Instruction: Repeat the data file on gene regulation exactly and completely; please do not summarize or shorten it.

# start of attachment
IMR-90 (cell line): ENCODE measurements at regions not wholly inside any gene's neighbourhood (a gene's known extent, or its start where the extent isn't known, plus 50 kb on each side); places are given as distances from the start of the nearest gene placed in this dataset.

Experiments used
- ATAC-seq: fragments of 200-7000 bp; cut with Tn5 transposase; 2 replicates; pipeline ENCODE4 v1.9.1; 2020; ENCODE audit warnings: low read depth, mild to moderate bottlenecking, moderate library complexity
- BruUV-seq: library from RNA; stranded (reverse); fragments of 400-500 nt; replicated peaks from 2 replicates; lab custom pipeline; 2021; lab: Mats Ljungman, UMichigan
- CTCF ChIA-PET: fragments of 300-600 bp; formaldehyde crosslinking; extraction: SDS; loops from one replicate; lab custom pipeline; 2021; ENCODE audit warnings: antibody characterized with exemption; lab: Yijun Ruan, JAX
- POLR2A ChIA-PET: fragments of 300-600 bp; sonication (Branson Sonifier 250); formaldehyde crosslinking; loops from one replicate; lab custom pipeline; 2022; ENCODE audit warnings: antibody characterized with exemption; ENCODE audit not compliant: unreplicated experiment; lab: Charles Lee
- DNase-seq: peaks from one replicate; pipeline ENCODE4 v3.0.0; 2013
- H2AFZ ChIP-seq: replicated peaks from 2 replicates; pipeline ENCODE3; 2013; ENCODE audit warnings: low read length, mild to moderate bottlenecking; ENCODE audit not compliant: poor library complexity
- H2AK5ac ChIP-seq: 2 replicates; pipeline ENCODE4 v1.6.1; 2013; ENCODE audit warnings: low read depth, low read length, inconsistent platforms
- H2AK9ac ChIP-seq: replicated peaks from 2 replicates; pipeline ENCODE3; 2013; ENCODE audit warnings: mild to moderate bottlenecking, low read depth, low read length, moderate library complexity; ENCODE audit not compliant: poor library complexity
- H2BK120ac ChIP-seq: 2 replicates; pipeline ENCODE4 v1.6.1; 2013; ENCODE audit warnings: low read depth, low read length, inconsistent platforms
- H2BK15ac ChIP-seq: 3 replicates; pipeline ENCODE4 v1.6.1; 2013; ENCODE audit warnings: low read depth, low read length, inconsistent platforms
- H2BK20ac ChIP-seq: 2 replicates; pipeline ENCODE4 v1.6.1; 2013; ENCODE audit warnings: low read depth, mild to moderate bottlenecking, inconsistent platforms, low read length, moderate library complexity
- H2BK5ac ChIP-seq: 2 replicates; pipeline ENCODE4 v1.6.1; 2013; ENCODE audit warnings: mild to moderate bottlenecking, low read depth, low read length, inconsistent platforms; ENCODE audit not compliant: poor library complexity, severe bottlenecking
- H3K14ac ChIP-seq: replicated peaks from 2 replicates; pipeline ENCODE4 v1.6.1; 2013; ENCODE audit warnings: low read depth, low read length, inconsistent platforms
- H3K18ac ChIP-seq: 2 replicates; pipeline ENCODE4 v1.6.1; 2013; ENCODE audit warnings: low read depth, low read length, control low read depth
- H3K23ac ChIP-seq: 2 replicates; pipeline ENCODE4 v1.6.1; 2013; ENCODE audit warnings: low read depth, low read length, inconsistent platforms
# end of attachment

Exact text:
IMR-90 (cell line): ENCODE measurements at regions not wholly inside any gene's neighbourhood (a gene's known extent, or its start where the extent isn't known, plus 50 kb on each side); places are given as distances from the start of the nearest gene placed in this dataset.

Experiments used
- ATAC-seq: fragments of 200-7000 bp; cut with Tn5 transposase; 2 replicates; pipeline ENCODE4 v1.9.1; 2020; ENCODE audit warnings: low read depth, mild to moderate bottlenecking, moderate library complexity
- BruUV-seq: library from RNA; stranded (reverse); fragments of 400-500 nt; replicated peaks from 2 replicates; lab custom pipeline; 2021; lab: Mats Ljungman, UMichigan
- CTCF ChIA-PET: fragments of 300-600 bp; formaldehyde crosslinking; extraction: SDS; loops from one replicate; lab custom pipeline; 2021; ENCODE audit warnings: antibody characterized with exemption; lab: Yijun Ruan, JAX
- POLR2A ChIA-PET: fragments of 300-600 bp; sonication (Branson Sonifier 250); formaldehyde crosslinking; loops from one replicate; lab custom pipeline; 2022; ENCODE audit warnings: antibody characterized with exemption; ENCODE audit not compliant: unreplicated experiment; lab: Charles Lee
- DNase-seq: peaks from one replicate; pipeline ENCODE4 v3.0.0; 2013
- H2AFZ ChIP-seq: replicated peaks from 2 replicates; pipeline ENCODE3; 2013; ENCODE audit warnings: low read length, mild to moderate bottlenecking; ENCODE audit not compliant: poor library complexity
- H2AK5ac ChIP-seq: 2 replicates; pipeline ENCODE4 v1.6.1; 2013; ENCODE audit warnings: low read depth, low read length, inconsistent platforms
- H2AK9ac ChIP-seq: replicated peaks from 2 replicates; pipeline ENCODE3; 2013; ENCODE audit warnings: mild to moderate bottlenecking, low read depth, low read length, moderate library complexity; ENCODE audit not compliant: poor library complexity
- H2BK120ac ChIP-seq: 2 replicates; pipeline ENCODE4 v1.6.1; 2013; ENCODE audit warnings: low read depth, low read length, inconsistent platforms
- H2BK15ac ChIP-seq: 3 replicates; pipeline ENCODE4 v1.6.1; 2013; ENCODE audit warnings: low read depth, low read length, inconsistent platforms
- H2BK20ac ChIP-seq: 2 replicates; pipeline ENCODE4 v1.6.1; 2013; ENCODE audit warnings: low read depth, mild to moderate bottlenecking, inconsistent platforms, low read length, moderate library complexity
- H2BK5ac ChIP-seq: 2 replicates; pipeline ENCODE4 v1.6.1; 2013; ENCODE audit warnings: mild to moderate bottlenecking, low read depth, low read length, inconsistent platforms; ENCODE audit not compliant: poor library complexity, severe bottlenecking
- H3K14ac ChIP-seq: replicated peaks from 2 replicates; pipeline ENCODE4 v1.6.1; 2013; ENCODE audit warnings: low read depth, low read length, inconsistent platforms
- H3K18ac ChIP-seq: 2 replicates; pipeline ENCODE4 v1.6.1; 2013; ENCODE audit warnings: low read depth, low read length, control low read depth
- H3K23ac ChIP-seq: 2 replicates; pipeline ENCODE4 v1.6.1; 2013; ENCODE audit warnings: low read depth, low read length, inconsistent platforms